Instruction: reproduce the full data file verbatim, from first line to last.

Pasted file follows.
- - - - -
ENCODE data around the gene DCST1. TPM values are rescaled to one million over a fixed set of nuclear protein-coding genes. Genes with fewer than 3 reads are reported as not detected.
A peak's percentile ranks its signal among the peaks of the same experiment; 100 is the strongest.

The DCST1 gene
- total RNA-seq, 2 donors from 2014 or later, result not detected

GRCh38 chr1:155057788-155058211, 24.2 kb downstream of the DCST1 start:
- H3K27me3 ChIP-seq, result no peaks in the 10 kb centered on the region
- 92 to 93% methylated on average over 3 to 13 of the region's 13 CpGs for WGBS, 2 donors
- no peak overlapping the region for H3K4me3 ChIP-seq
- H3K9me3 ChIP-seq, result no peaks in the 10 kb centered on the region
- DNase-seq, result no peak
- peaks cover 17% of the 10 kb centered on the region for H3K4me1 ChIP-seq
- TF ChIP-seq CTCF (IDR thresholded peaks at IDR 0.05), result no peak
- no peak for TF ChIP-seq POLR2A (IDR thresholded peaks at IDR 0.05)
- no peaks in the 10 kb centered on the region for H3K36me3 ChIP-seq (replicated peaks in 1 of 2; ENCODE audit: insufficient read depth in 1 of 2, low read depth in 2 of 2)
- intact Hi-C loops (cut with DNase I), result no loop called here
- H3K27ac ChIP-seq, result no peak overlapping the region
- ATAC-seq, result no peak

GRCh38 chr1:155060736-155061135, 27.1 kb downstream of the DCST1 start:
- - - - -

ENCODE data around the gene DCST1. TPM values are rescaled to one million over a fixed set of nuclear protein-coding genes. Genes with fewer than 3 reads are reported as not detected.
A peak's percentile ranks its signal among the peaks of the same experiment; 100 is the strongest.

The DCST1 gene
- total RNA-seq, 2 donors from 2014 or later, result not detected

GRCh38 chr1:155057788-155058211, 24.2 kb downstream of the DCST1 start:
- H3K27me3 ChIP-seq, result no peaks in the 10 kb centered on the region
- 92 to 93% methylated on average over 3 to 13 of the region's 13 CpGs for WGBS, 2 donors
- no peak overlapping the region for H3K4me3 ChIP-seq
- H3K9me3 ChIP-seq, result no peaks in the 10 kb centered on the region
- DNase-seq, result no peak
- peaks cover 17% of the 10 kb centered on the region for H3K4me1 ChIP-seq
- TF ChIP-seq CTCF (IDR thresholded peaks at IDR 0.05), result no peak
- no peak for TF ChIP-seq POLR2A (IDR thresholded peaks at IDR 0.05)
- no peaks in the 10 kb centered on the region for H3K36me3 ChIP-seq (replicated peaks in 1 of 2; ENCODE audit: insufficient read depth in 1 of 2, low read depth in 2 of 2)
- intact Hi-C loops (cut with DNase I), result no loop called here
- H3K27ac ChIP-seq, result no peak overlapping the region
- ATAC-seq, result no peak

GRCh38 chr1:155060736-155061135, 27.1 kb downstream of the DCST1 start: